“What kind of world is this?” is a line from the story ‘Encounter at Kalayakapi’, muttered by an explorer as he surveys the landscape, the hunting fires of Aboriginal people. It’s a line that might have appeared at the start of each story. What kind of world is this? And what time is it? For many of these stories appear untethered to a particular time, or are placed next to others from such a vastly different time that history is blurred with the present. Or as Michael puts it in the essay, “they appear contemporary, but that could be contemporaneous present, the past, or even the near or distant future”. Their setting, he describes as “anywhen”.
Sometimes, I admit I wanted to stay in the throes of one of these worlds longer. ‘Encounter at Kalayakapi’ is one such story. It is the tale of two men, an explorer and an old Aboriginal man. It is the story of two camps, two cultures; an encounter pulled in compelling tension by the writer who skirts around them and brings them to bear upon each other.
“They must have blind eyes,” says the old man, for they cannot see what surrounds them in this country. Or cannot read the country itself. I was taken back to Sturt in the earlier story ‘At Failure Creek’ – not only because of the obvious links of explorer and country, but because of the description of Sturt as a man in a “near blind state”. Here I started to appreciate themes of sight and seen, illusion and delusion; of mirages, phantoms, mirrors and myopia that track through many of the stories.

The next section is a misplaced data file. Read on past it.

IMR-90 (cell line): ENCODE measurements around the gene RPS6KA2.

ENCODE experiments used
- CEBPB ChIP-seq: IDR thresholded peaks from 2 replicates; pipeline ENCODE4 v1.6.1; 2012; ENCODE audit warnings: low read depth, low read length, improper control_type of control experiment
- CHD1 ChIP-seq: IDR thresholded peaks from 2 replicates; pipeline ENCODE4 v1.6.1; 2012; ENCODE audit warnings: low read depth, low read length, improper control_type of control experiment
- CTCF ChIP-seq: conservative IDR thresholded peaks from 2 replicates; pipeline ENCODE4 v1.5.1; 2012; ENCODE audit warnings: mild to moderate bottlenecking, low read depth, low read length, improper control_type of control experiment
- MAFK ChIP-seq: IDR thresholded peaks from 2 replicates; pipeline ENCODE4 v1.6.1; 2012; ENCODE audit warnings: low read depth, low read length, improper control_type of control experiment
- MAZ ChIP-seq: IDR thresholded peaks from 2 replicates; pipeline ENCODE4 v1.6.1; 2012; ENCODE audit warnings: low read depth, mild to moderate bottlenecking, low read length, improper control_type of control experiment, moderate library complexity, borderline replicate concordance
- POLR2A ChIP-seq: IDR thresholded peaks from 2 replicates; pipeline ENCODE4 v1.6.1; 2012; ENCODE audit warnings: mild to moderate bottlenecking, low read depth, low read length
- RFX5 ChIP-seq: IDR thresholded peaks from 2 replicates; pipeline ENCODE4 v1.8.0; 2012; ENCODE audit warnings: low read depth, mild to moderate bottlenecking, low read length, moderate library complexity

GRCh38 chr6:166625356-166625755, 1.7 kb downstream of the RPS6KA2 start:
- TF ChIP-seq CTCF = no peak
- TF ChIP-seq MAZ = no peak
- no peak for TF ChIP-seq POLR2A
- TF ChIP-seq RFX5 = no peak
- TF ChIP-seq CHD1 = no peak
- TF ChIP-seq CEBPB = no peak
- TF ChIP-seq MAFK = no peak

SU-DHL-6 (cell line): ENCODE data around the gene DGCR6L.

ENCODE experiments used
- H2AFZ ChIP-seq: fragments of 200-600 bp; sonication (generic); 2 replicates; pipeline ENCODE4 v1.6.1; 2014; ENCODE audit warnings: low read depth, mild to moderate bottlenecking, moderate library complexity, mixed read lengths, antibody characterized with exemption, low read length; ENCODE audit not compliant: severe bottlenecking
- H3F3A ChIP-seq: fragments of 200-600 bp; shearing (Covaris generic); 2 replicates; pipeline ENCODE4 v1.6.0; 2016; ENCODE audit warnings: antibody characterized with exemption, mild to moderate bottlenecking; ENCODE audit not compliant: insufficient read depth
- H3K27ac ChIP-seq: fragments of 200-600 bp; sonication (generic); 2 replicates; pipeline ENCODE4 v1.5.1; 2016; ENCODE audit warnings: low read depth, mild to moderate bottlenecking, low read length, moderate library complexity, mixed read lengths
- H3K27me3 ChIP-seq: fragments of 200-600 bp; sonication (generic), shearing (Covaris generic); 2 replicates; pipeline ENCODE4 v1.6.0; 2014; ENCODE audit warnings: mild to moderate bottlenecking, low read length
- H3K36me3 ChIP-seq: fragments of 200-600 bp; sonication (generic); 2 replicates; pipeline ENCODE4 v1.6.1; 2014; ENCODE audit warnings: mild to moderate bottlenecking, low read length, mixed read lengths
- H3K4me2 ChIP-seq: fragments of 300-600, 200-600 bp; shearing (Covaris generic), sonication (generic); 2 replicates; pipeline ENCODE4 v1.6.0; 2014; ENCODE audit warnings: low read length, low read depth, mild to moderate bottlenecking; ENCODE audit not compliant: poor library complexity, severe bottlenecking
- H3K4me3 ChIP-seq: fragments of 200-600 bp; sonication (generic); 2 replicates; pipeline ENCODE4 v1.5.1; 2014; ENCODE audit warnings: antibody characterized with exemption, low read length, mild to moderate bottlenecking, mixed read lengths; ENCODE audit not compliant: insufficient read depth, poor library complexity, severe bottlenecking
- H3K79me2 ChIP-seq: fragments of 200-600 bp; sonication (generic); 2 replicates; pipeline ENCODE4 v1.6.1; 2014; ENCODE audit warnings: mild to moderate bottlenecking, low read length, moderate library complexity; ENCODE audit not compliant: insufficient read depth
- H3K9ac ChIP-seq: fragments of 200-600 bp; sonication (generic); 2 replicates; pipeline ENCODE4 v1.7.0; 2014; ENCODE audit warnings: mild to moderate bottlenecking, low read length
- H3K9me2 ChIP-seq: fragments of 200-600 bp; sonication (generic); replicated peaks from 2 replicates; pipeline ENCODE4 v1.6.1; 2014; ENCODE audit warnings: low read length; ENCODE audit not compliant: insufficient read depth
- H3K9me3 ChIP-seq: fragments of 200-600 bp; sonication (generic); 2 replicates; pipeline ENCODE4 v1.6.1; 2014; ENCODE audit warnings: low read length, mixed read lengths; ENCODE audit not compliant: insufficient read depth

Not only are things unseen, they are also disappeared. The sweeping of the tracks by the old men in ‘Encounter at Kalayakapi’, to effectively disappear themselves, is recontextualised in a later story about stolen identity ‘AKA’. In ‘The Unnameable’, the unnameable become the disappeared and we reflect how history, unspoken and unnamed, can be forgotten.
As well as references to times and places and historical events, Michael’s fictions reference historical, literary and mythological characters: Elijah Upjohn, the Victorian hangman who hung Ned Kelly (and is revealed to have been a murderer himself); Charles Sturt, already mentioned, Edward Kelly himself, Leonardo Davinci, Italo Svevo, Raymond Carver. This raises the question, of course, of fact versus fiction. How much is based on research? How much imagined?
Of course, the writer had provided an answer in the book’s title: My Life and other fictions, so we could be reassured that whatever facts he may have used the telling would be his own. Michael goes into this question of reality versus dream in his essay, which he begins with a quote by Borges: “The mere telling of story removes it from the presence of historical fact; the act of telling creates a new genre of fiction.” (He does also write in the essay that he may have misquoted Borges or made the quote up, according to what he thinks Borges would say on the matter.)
Despite telling myself this, after a while I succumbed to curiosity and did reach for Google on more than one occasion. But I found this to be pleasurable – shooting off in myriad directions down the cavernous tunnels of research. And when I came back to the book I appreciated the richness of the writing all the more.
It wasn’t that I needed to know the backstory to appreciate or ‘get’ the stories. But the ample references and allusions to historic, religious and literary texts or figures, invite curiosity. They offer the reader another journey, if you’re up for it. The overall effect is one of layering. Rather than a linear narrative, the book is like an onion, each story representing another layer or skin, which invites further thought and incite as it is peeled, or read.